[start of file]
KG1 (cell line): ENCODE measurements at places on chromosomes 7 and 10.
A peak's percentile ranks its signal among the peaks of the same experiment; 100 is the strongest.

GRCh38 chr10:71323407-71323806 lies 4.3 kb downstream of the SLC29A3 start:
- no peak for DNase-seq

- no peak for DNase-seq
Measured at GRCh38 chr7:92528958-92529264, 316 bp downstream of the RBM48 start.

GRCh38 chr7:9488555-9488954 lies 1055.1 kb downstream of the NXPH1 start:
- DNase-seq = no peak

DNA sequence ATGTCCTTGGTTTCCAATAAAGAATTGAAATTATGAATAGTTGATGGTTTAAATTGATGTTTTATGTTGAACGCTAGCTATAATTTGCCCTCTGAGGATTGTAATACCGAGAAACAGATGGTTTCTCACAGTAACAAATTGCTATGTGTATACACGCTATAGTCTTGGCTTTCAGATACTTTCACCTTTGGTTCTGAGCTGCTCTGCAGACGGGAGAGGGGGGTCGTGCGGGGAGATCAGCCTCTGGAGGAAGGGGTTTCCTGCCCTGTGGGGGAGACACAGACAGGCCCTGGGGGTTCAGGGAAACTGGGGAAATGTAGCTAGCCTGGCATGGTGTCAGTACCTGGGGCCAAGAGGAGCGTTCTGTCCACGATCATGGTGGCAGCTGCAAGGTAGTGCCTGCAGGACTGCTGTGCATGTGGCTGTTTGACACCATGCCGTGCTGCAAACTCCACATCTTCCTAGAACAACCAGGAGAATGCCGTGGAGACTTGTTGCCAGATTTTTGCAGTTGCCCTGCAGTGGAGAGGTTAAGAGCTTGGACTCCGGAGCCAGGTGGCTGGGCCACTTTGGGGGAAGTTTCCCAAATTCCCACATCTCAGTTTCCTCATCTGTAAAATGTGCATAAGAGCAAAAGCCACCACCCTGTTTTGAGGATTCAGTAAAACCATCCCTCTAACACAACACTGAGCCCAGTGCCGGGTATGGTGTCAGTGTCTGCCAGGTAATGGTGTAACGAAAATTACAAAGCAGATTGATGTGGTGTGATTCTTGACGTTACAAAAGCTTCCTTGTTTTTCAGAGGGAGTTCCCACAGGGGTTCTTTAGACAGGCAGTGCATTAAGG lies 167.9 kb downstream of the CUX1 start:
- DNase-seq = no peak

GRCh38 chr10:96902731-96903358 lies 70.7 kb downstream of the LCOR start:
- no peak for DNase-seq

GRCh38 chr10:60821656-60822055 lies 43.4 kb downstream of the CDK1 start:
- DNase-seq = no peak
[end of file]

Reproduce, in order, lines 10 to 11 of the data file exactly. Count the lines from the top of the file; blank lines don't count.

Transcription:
- DNase-seq = no peak

GRCh38 chr10:96902731-96903358 lies 70.7 kb downstream of the LCOR start: